A man who commandeered a Lufthansa 727 jetliner and forced it to land here surrendered last night.

The man, who said he was disturbed about nuclear energy, poor children and militarism, hijacked the West German jetliner as it flew from Frankfurt to Bonn. He demanded to speak to West German Chancellor Helmut Schmidt. After reading a manifesto to authorities by radio he released the 124 passengers.

Four of the eight crew members were released with the passengers, the other four were freed about five hours later.

Ham radio operators who listened in on communications between the cockpit and the tower at Bonn-Cologne airport said the hijacker demanded that the West German government hold a referendum on the use of nuclear energy, introduce better living conditions for children, and abolish the armed forces.

"All I want is a humane world in which it is worthwhile to live," he was quoted as saying. He complained that ex-convicts are marked for life because of certain entries in their identification documents.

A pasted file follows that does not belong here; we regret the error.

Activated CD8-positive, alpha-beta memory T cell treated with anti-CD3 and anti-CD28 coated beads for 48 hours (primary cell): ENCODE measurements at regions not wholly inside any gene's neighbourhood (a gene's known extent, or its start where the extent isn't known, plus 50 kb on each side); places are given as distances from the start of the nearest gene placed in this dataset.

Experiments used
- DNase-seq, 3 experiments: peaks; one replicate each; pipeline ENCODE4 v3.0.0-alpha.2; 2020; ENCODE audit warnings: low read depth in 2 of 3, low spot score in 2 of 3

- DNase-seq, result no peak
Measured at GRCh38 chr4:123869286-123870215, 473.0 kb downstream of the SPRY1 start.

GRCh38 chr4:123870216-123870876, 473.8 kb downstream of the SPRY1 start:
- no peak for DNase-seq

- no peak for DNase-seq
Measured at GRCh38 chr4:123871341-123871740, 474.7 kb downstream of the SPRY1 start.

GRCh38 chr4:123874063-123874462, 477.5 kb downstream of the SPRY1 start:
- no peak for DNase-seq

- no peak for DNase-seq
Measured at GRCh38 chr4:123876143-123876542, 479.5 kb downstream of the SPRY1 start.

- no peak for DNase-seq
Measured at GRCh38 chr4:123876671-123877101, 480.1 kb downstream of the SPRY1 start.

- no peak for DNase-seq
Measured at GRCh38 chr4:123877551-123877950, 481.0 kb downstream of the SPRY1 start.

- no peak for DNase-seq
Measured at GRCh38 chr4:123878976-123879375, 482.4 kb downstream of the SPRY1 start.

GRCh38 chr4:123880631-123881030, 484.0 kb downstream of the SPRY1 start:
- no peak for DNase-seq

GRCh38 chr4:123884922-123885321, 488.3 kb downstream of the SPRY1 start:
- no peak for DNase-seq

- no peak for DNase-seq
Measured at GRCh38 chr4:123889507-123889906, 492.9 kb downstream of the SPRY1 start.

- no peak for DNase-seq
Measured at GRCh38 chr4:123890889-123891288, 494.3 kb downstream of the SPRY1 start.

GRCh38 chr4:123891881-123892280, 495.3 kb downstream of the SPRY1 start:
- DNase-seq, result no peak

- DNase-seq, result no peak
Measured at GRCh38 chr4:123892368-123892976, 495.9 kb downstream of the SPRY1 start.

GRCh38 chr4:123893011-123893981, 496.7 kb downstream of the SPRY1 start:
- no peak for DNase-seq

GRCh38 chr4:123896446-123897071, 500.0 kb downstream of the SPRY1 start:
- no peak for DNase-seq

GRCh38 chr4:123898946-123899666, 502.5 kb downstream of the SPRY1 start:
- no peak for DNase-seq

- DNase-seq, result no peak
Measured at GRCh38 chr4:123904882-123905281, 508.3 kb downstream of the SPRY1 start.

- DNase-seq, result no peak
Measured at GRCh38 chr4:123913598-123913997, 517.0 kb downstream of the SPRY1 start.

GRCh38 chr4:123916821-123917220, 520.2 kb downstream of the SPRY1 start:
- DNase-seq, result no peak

Negotiations with the hijacker were conducted from the tower by Schmidt's top aide, Hans-Juergen Wischenewski, but the chancellor apparently remained at his Bonn office.

It was not known where the hijacker boarded the flight. Lufthansa officials said both the passengers who boarded in Frankfurt and the few who were continuing on to Bonn-Cologne from Aris, were the flight originated, had undergone security checks.

Lufthansa officials said most of the passengers were businessmen planning to attend a food fair in Cologne.